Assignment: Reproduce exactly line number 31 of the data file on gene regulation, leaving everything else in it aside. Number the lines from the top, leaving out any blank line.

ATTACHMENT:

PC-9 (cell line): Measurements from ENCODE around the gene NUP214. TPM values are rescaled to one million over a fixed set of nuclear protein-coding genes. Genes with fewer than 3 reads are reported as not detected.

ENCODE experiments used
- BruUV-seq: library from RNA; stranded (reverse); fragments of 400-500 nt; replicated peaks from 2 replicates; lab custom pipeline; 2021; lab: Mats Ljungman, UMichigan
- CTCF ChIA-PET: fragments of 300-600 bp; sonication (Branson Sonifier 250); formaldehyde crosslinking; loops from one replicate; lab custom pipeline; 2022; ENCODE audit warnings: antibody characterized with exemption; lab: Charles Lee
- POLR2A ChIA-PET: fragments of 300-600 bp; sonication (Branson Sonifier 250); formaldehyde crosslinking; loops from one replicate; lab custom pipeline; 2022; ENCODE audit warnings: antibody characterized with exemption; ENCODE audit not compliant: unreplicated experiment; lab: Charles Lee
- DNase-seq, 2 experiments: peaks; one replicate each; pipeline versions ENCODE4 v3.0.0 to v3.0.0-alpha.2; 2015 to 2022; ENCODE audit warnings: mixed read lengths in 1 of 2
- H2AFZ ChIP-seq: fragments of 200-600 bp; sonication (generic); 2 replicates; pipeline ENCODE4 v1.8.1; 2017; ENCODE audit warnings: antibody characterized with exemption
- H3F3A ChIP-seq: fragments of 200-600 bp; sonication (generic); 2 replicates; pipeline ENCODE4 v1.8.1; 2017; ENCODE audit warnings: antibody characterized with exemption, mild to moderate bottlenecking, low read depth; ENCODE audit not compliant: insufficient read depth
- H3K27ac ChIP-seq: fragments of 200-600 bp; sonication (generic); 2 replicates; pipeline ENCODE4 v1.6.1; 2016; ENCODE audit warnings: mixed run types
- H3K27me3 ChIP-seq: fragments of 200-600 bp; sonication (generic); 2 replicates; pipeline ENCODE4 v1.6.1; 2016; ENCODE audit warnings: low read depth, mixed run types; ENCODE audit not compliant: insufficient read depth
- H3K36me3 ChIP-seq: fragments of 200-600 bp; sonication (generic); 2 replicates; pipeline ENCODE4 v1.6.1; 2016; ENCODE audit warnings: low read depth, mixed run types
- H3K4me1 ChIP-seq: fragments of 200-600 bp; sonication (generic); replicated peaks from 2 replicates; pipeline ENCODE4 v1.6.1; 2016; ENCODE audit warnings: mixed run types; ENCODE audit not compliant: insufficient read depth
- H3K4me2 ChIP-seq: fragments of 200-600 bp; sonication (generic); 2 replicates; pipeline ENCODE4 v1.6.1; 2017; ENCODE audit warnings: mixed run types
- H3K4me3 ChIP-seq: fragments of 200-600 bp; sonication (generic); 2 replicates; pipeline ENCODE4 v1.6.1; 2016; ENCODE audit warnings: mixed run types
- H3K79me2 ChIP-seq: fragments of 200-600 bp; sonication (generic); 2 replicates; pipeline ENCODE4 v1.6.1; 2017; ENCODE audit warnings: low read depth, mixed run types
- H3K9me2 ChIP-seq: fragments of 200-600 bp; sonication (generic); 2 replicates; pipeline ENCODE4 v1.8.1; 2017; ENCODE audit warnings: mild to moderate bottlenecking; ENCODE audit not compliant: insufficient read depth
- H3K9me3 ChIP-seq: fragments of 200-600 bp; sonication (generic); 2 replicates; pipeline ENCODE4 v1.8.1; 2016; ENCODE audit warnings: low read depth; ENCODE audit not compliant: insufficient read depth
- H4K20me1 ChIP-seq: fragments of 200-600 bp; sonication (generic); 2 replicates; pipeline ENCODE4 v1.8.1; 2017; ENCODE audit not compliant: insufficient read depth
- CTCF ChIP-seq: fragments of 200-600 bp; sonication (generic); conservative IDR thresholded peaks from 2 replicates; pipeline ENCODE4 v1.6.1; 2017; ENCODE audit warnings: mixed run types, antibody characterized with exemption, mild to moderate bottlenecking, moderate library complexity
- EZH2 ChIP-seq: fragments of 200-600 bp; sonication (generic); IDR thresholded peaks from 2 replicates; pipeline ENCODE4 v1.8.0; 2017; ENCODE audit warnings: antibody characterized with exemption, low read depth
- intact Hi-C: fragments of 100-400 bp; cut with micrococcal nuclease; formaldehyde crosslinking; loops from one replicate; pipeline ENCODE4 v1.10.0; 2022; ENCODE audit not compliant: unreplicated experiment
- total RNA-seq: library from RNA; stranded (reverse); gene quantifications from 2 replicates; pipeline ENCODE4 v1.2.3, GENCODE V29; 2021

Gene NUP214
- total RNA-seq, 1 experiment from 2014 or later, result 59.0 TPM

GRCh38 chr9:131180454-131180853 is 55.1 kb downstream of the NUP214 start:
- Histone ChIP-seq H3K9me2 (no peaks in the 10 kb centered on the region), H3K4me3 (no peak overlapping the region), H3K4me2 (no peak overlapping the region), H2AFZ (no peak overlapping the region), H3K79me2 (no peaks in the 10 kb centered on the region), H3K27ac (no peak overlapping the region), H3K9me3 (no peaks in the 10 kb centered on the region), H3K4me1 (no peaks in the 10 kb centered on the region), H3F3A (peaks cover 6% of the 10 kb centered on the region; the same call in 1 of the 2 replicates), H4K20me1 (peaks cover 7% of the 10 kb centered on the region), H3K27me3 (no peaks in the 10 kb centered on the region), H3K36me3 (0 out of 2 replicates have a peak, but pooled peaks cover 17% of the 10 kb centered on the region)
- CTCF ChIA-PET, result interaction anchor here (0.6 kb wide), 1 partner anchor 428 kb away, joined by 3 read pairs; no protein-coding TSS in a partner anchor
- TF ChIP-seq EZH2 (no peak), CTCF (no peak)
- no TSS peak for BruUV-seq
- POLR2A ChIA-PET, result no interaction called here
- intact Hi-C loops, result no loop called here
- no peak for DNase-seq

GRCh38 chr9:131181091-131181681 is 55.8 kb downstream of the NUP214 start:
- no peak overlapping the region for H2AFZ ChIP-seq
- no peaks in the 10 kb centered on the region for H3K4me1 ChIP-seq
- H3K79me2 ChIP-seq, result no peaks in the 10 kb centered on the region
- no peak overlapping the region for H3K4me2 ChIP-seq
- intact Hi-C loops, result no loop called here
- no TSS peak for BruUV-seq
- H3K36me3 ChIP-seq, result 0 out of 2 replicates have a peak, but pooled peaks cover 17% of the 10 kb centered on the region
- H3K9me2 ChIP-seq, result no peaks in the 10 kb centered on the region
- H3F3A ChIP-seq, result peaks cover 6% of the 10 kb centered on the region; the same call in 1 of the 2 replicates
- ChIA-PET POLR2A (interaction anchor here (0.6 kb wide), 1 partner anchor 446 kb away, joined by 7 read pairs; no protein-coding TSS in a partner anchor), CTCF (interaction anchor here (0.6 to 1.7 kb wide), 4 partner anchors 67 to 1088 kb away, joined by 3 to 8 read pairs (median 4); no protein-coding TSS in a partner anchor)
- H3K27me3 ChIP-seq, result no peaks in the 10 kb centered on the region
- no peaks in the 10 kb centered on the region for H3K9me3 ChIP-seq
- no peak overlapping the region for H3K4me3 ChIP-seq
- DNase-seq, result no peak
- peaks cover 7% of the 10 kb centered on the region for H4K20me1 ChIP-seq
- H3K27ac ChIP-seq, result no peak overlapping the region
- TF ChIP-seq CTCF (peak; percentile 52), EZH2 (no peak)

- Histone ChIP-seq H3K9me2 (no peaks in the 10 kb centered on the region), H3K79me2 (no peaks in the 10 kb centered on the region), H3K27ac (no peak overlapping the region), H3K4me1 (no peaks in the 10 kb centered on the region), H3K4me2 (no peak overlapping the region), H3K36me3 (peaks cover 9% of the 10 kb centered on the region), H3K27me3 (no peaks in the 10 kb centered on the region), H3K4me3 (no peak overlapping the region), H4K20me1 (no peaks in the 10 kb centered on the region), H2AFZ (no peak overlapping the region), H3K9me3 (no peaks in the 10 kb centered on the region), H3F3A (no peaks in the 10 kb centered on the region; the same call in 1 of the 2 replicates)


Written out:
- intact Hi-C loops, result no loop called here